Traveller from Tokyo is a first hand account of John Morris’ life in Japan, from pre-World War II through World War II times. The work starts out detailing his arrival as a foreigner in Japan, and his job as an English teacher, educating high schoolers in response to demand for native speakers to teach the language. Morris continues on to explain his search for a suitable house and his difficulties with the Japanese method of street numbering, as well as with procuring a telephone (a rarity in 1930’s Japan). He then digresses and begins to discuss facets of Japanese life, through both his own commentary as well as personal anecdotes. He does so in an organized manner, first discussing everyday Japan (food, dress, and language), then Japanese thought, English and Japanese print, recreational activities, marriage and sex, and finally mass media, including that of the West and its influence on Japan. Part II of the book consists of Morris’ life as a foreigner after December 7th, 1941, the date the Japanese Attacked Pearl Harbor, and entered WWII. This section of the book is less organized, although it does follow Morris’s time in Japan more chronologically. Part II is comprised of sections on Japanese police and criminal proceedings, several personal stories, wartime practices (including rationing and air raid sirens), the Japanese army, and Morris’ departure from Japan after nearly four years.
Traveller from Tokyo is a concise work that covers a broad range of topics. The structure of the book allows the reader to have a ground-level view of Japanese culture, while refraining from taking on an Orientalist perspective. Morris exposes the viewer to Japanese life by picking out facets interesting to Western readers at the time, such as his telephone difficulty: in Japan, it is customary for people to constantly borrow their neighbor’s telephone, since telephones were extremely scarce during the 1930’s. He emphasizes why owning a personal telephone could become such a problem: people would line up in queues down the street waiting to use it! Such glimpses into the author’s life help make the work much more personable.
By discussing events such as dining out, Morris is able to elaborate upon Japanese lifestyle in general. He illustrates customs for Japanese restaurants, as well as their attempts to copy foreign foods. Morris repeatedly writes about the Japanese’s ‘imitation’ of foreign cultures and their adaptations to serve their own needs. He explains how the Japanese have taken foreign foods (chiefly British, French, and American cuisines) and altered them to fit their tastes and preferences. Morris’ chief point is describing how the Japanese are able to assimilate the distinctive traits of other cultures without losing their national identity. The author declines from portraying incorporation in a negative fashion, and thus does not place the West in any superior way to the East, avoiding any ‘Orientalist’ perspective.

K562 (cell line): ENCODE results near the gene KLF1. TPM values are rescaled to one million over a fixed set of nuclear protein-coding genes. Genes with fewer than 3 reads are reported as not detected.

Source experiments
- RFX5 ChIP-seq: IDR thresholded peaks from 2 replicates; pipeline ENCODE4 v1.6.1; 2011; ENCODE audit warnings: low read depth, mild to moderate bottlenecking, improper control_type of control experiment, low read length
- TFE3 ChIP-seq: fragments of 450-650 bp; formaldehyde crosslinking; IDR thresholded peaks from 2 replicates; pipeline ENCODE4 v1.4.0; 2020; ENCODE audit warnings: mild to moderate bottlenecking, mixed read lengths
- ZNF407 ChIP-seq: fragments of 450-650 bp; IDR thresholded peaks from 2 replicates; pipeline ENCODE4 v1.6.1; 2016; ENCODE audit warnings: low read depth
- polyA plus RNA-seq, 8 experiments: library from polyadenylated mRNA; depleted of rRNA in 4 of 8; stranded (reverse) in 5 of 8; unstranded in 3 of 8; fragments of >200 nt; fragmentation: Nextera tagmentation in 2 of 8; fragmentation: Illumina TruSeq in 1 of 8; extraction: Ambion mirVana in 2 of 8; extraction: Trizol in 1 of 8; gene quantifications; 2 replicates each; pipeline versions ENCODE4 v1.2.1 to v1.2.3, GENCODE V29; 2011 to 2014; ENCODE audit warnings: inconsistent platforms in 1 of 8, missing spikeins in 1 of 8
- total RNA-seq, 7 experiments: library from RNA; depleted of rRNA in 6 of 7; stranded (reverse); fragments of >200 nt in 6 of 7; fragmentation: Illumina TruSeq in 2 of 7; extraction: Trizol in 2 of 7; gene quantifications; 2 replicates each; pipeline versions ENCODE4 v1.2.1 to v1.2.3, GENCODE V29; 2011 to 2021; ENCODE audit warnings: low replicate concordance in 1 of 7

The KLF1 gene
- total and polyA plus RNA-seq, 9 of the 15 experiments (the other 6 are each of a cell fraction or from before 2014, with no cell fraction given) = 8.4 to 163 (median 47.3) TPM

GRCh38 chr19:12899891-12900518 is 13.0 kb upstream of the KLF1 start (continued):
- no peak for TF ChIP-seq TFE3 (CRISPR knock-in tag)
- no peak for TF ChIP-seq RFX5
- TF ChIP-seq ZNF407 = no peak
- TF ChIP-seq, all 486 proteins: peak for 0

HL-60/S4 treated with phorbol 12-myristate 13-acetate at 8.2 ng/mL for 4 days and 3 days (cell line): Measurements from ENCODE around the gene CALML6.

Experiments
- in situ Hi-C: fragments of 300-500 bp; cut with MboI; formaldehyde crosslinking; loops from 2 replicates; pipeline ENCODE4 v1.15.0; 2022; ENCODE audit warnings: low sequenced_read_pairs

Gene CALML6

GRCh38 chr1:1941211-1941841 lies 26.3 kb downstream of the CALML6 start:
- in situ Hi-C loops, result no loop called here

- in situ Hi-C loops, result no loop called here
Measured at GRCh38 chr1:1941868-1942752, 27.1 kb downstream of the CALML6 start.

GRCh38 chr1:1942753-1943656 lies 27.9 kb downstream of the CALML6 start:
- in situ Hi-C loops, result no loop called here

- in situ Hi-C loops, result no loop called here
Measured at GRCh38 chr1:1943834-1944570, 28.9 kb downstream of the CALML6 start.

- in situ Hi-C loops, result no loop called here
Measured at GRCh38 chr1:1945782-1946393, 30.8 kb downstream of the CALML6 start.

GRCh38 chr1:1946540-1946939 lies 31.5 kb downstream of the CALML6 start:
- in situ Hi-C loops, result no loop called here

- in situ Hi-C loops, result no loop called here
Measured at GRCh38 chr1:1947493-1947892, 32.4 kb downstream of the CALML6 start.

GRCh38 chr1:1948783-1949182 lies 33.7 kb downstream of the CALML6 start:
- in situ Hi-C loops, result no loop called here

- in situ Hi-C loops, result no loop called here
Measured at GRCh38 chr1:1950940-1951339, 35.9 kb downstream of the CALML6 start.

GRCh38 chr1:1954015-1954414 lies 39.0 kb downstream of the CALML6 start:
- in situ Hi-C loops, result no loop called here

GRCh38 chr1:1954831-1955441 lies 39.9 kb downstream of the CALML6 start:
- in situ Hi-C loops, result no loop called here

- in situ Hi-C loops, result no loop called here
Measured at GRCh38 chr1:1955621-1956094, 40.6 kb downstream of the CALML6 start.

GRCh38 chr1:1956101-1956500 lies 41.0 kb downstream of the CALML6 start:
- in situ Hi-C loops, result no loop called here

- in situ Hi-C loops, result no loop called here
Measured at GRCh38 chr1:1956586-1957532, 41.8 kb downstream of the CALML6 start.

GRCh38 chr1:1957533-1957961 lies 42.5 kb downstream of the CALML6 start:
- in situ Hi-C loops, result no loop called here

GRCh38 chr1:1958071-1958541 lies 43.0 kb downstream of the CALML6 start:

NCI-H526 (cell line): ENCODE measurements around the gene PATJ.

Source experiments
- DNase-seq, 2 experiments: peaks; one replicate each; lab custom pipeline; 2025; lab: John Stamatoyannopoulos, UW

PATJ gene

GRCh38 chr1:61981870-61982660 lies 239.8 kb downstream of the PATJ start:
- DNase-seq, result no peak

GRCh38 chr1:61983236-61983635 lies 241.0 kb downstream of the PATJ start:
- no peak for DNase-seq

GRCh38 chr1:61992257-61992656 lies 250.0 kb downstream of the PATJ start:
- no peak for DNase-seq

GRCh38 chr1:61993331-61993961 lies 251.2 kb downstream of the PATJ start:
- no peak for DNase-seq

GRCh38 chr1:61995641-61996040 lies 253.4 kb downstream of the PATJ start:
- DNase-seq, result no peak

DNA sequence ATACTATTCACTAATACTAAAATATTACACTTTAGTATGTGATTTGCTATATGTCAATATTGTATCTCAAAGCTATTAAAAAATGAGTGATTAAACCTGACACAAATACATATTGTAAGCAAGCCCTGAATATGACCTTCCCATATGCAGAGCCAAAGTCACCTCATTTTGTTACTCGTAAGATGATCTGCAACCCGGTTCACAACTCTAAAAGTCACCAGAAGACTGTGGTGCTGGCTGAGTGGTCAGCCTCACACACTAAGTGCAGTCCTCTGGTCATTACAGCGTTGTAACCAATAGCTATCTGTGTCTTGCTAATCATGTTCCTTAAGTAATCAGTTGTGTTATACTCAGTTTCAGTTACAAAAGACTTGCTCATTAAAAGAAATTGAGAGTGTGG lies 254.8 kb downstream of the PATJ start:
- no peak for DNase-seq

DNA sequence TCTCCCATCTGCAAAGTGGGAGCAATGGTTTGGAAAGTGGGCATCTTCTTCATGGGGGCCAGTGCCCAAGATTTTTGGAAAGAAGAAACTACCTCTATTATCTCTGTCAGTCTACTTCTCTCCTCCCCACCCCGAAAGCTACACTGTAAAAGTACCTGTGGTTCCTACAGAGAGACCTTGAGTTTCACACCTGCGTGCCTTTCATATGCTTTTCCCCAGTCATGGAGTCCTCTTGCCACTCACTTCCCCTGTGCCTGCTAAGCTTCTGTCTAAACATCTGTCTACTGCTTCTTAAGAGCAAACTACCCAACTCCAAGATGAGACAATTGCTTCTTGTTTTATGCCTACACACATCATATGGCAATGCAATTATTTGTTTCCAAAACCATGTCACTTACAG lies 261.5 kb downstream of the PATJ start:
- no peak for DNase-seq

Morris also spends a great deal of time explaining the educational system in Japan. After middle school, students that wish to continue their education must take a high school entrance exam and then another for college. The author points out that almost every student’s aim is to secure a government job, which can only be achieved by attending a government-sponsored university. Government jobs are secure, high paying, and will more than pay back the cost of education, and thus attract the interest of well educated students. There is a noticeable difference between the Western and Japanese universities that Morris makes sure to highlight: in Japan, there is no one to regulate the students when away from classes (they are free to do as they please, and have no adult supervision or guidance). The reason for disparity between Western and Japanese students is that Japanese students are more responsible (there have been very few incidents of students causing trouble) and therefore receive more trust from authority than do their Western counterparts. At no point did Morris ever allude to Japan’s inferiority in education, or portray it in a false light; he very carefully avoided any stereotypical or other racist comments that could portray an Orientalist perspective on Japan.
Traveller from Tokyo is concise in its description of everyday Japanese life, and contains a thorough explanation of how the educational system works relative to the books length. The author points out differences between Western culture and that of Japan without placing judgmental criticisms on the Japanese. Unlike many other authors on Eastern culture that attempt to stereotype the Japanese and describe them as inherently different from the West, Morris avoids giving facts based on mere whims and describes things precisely. He does not place his own commentary on things he cannot accurately depict, and evades the typical ‘Orientalist’ perspective found in most works from the era about the East. Rather than coming across as a racist and biased book like many other works of the time, Traveller from Tokyo is informative and contains numerous well-grounded thoughts and ideas. Traveller from Tokyo is an excellent introduction to Japanese culture during and pre-World War II.